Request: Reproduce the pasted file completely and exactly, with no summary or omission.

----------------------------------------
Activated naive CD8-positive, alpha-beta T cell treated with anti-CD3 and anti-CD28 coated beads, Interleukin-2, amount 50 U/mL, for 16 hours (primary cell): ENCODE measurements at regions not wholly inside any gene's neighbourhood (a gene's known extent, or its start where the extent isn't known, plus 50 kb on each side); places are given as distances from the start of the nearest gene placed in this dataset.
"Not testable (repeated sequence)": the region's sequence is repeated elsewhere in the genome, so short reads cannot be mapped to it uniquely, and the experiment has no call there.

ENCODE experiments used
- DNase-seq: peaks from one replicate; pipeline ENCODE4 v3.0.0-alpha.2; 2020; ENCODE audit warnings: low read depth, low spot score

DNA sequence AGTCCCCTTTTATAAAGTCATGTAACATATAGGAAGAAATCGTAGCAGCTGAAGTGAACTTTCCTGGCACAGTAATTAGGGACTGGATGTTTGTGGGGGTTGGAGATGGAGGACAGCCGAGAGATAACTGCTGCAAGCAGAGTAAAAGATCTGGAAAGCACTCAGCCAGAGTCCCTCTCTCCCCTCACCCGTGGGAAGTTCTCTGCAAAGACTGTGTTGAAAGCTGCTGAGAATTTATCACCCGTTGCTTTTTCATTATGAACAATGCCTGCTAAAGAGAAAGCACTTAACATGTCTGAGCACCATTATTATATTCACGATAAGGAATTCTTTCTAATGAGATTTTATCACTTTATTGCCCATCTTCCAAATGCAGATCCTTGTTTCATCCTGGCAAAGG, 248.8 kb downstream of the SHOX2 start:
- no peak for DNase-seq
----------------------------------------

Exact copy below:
Activated naive CD8-positive, alpha-beta T cell treated with anti-CD3 and anti-CD28 coated beads, Interleukin-2, amount 50 U/mL, for 16 hours (primary cell): ENCODE measurements at regions not wholly inside any gene's neighbourhood (a gene's known extent, or its start where the extent isn't known, plus 50 kb on each side); places are given as distances from the start of the nearest gene placed in this dataset.
"Not testable (repeated sequence)": the region's sequence is repeated elsewhere in the genome, so short reads cannot be mapped to it uniquely, and the experiment has no call there.

ENCODE experiments used
- DNase-seq: peaks from one replicate; pipeline ENCODE4 v3.0.0-alpha.2; 2020; ENCODE audit warnings: low read depth, low spot score

DNA sequence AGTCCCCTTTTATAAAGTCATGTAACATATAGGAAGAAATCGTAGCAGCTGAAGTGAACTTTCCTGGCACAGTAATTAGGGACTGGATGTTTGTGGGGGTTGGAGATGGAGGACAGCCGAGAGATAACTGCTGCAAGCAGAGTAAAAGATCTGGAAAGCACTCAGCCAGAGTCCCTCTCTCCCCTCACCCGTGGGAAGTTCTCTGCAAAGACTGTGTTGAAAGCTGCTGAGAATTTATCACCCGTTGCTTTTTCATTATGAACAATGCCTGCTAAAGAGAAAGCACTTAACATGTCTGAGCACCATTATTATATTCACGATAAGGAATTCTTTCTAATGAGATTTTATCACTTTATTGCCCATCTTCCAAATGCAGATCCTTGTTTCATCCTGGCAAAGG, 248.8 kb downstream of the SHOX2 start:
- no peak for DNase-seq